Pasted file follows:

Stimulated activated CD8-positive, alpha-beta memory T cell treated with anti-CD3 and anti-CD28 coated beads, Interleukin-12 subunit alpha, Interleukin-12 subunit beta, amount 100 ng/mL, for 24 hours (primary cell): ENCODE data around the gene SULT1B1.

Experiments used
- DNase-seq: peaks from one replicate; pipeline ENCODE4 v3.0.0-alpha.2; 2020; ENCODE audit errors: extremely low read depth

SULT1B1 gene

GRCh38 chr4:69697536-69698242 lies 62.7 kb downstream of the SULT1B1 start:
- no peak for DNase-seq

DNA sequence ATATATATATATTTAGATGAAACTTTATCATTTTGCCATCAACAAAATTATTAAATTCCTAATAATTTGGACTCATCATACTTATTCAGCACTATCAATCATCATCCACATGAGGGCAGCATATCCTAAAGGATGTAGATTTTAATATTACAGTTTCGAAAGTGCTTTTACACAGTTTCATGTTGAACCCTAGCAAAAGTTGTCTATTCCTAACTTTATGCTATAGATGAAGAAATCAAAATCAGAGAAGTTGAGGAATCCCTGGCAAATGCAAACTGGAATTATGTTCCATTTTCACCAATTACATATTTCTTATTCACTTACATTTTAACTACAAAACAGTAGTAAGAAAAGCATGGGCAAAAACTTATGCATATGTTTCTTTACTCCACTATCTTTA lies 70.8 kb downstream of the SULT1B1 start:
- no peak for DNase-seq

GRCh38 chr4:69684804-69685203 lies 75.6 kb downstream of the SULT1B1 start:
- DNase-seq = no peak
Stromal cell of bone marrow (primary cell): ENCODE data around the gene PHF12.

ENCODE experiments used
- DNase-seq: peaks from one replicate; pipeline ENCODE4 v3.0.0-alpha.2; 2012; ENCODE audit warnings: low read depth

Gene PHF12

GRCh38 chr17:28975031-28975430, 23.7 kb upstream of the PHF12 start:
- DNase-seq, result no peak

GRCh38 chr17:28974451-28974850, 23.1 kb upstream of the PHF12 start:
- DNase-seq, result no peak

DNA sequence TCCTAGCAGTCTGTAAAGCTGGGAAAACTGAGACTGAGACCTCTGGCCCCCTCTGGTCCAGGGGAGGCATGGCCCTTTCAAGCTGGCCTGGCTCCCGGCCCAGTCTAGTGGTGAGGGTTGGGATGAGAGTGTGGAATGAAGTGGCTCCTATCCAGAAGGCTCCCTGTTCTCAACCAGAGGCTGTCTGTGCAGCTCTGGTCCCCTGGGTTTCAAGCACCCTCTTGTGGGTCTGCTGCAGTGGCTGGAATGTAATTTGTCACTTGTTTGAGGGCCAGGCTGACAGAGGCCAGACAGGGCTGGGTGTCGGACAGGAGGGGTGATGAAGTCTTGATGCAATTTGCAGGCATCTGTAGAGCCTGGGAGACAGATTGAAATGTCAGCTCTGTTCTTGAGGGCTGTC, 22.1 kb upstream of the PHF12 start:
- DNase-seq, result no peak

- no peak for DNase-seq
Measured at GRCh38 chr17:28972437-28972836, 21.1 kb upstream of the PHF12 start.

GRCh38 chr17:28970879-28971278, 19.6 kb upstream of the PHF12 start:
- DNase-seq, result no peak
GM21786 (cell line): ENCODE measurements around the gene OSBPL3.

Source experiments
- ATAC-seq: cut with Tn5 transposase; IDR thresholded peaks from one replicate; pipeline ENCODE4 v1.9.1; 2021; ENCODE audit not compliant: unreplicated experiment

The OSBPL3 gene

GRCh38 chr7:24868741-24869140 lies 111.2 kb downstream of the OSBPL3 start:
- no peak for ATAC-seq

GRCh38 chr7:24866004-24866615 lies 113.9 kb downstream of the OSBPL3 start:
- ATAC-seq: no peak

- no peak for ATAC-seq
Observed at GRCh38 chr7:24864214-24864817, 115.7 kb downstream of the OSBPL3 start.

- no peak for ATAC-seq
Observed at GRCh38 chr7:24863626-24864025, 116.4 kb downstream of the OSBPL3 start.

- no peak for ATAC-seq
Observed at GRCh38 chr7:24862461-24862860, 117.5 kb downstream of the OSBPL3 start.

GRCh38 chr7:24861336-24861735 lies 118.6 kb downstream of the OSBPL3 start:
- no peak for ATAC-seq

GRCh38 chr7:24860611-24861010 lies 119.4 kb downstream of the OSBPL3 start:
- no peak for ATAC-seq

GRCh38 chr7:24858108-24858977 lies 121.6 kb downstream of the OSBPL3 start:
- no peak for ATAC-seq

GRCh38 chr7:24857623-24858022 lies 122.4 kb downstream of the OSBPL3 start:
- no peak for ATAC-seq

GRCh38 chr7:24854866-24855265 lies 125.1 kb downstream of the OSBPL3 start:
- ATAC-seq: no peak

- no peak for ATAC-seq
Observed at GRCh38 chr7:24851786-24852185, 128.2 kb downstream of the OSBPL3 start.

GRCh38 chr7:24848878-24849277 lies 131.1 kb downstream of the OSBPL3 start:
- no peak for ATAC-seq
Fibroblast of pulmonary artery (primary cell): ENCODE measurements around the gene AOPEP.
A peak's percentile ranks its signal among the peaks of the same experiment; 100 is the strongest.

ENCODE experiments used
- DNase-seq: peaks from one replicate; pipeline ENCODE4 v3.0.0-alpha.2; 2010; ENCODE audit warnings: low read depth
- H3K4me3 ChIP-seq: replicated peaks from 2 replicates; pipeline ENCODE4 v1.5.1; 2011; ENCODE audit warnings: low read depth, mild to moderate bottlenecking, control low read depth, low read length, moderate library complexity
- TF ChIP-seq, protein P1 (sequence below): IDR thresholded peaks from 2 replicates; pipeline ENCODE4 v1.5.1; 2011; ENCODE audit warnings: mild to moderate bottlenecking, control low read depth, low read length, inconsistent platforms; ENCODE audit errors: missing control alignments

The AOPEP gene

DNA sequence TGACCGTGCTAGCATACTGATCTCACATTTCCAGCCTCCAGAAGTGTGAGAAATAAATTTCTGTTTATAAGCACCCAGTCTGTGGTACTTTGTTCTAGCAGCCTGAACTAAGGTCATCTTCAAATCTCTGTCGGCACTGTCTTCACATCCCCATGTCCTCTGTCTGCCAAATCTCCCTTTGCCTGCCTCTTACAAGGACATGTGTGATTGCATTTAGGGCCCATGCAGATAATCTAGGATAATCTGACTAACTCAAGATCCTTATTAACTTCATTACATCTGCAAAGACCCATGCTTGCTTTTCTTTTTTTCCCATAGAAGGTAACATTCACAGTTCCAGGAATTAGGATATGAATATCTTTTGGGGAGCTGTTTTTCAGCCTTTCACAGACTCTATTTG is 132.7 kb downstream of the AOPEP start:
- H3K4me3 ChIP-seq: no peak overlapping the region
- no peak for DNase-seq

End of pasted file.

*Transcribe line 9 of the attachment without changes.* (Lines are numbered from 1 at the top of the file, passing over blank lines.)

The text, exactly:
GRCh38 chr4:69684804-69685203 lies 75.6 kb downstream of the SULT1B1 start: